You might have read this story on Clients from Hell
, where a freelance web developer was sued for not completing a $50,000 project. The client had been dodgy from the start of their collaboration; the developer had seen the red flags, but he chose to give the client the benefit of the doubt. The client even went as far as changing the contract terms seven times over, from paying the freelance web developer
by hour to per project basis, but eventually ended up agreeing to pay the developer by the hour weekly.
Things went sour between the two when the client kept excusing himself from not paying what he owed to the freelance web developer
. As the timeframe comes closer to end, the developer changed his mind and decided to not finish the project until he was paid.
The client begged but the developer refused and resorted to hiring a legal counselor to settle the matter once and for all. The issue was harbored to the court where the client changed his story by telling the authorities that it was the developer who should owe him $50,000 for non-completion; hence, breaching the contract.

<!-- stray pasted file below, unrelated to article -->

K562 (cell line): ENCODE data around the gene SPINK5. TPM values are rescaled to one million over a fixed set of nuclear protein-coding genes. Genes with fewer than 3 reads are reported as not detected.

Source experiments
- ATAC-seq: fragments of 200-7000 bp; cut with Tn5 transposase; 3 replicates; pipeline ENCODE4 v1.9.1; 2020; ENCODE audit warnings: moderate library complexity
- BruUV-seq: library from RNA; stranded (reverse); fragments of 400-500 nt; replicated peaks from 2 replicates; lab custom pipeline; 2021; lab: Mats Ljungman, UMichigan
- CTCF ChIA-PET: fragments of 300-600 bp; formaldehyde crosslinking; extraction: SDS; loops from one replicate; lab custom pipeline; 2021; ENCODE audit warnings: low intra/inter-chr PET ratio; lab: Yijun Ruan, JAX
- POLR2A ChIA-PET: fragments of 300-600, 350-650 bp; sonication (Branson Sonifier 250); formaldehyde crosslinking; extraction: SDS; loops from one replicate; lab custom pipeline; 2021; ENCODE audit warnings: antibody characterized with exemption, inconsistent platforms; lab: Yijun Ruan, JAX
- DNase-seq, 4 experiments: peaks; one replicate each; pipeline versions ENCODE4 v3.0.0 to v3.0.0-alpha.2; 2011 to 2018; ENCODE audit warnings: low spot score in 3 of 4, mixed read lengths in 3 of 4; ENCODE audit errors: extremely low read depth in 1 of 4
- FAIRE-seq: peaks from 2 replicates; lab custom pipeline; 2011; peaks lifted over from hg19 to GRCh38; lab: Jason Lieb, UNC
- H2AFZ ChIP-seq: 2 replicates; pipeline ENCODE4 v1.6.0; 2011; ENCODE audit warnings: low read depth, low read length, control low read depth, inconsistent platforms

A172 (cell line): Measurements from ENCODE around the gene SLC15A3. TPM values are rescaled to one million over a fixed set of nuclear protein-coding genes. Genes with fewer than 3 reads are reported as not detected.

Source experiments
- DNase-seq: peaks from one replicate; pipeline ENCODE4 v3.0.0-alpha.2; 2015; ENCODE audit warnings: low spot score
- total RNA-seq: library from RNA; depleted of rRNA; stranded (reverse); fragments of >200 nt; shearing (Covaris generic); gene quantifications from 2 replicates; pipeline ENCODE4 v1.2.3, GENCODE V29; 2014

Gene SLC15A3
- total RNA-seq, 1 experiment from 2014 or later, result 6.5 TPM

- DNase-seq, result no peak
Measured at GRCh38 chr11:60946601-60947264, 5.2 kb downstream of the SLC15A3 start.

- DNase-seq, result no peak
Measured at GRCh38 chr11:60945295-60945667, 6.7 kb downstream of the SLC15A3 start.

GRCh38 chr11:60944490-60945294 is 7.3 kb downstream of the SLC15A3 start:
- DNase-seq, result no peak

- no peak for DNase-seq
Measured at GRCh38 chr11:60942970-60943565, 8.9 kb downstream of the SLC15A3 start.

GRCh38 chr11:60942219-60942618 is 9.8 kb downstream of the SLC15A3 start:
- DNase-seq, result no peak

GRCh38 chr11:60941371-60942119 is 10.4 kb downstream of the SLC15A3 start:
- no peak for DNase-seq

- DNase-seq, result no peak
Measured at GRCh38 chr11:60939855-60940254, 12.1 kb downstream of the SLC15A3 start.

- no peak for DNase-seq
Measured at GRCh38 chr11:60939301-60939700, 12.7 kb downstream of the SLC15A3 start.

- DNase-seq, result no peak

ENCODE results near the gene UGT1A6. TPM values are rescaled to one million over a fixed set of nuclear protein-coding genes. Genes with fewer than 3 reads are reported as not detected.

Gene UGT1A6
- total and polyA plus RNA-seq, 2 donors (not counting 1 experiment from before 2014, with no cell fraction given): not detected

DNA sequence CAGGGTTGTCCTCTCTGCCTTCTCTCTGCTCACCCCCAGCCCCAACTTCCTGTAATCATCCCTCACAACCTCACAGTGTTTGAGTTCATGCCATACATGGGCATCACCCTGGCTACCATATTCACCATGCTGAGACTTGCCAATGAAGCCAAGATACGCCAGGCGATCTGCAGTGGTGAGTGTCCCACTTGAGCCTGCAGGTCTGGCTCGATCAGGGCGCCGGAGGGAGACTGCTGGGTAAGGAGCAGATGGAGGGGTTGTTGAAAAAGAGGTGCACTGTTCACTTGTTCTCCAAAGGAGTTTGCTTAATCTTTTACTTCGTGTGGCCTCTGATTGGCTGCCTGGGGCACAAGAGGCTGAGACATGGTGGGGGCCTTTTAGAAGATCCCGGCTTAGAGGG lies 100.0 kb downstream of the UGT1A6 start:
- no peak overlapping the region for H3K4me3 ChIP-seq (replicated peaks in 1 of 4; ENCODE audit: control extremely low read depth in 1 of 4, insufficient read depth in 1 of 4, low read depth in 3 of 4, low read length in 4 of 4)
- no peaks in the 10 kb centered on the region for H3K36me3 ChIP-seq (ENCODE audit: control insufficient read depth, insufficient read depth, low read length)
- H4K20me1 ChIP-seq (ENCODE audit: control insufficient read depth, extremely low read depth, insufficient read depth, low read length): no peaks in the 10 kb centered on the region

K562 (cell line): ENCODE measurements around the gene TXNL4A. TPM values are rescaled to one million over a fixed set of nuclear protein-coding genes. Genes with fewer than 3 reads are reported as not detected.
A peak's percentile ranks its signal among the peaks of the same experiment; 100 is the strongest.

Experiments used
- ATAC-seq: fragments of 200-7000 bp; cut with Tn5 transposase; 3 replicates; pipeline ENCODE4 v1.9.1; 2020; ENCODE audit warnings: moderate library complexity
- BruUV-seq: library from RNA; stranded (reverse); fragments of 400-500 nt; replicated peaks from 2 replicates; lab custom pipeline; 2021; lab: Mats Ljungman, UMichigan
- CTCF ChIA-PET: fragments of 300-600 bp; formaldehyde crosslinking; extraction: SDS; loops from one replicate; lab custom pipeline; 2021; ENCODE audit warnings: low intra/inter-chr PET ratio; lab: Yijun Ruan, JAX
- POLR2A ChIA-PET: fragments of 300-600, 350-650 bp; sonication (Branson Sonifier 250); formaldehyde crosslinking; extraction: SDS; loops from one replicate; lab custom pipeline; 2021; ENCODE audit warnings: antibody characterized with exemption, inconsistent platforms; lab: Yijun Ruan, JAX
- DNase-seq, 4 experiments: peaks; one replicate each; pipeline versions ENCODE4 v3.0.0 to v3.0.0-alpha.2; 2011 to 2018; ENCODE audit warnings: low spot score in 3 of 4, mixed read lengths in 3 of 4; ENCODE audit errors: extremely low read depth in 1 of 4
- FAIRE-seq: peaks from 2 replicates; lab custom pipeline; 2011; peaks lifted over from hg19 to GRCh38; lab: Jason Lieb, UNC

Serious legal matters like this case could have been avoided if the web developer was able to prepare his own service contract. In there, he could have defined his own expectations from the project, what both parties agree to do, work details, legal implications, copyrights, and payment terms, for example. This way, he didn't have to depend on what was stated in the client's contract alone but rather could have established a solid support for his rights to the property (i.e. codes), responsibilities and liabilities with a freelance web development contract
Bonsai can provide you with well-crafted written agreements that also take your client's best interest into account.
These freelance design contracts
are derived from a beneficial perspective on both parties that can define expectations and reassurances that are crucial to preventing sensitive issues that may arise.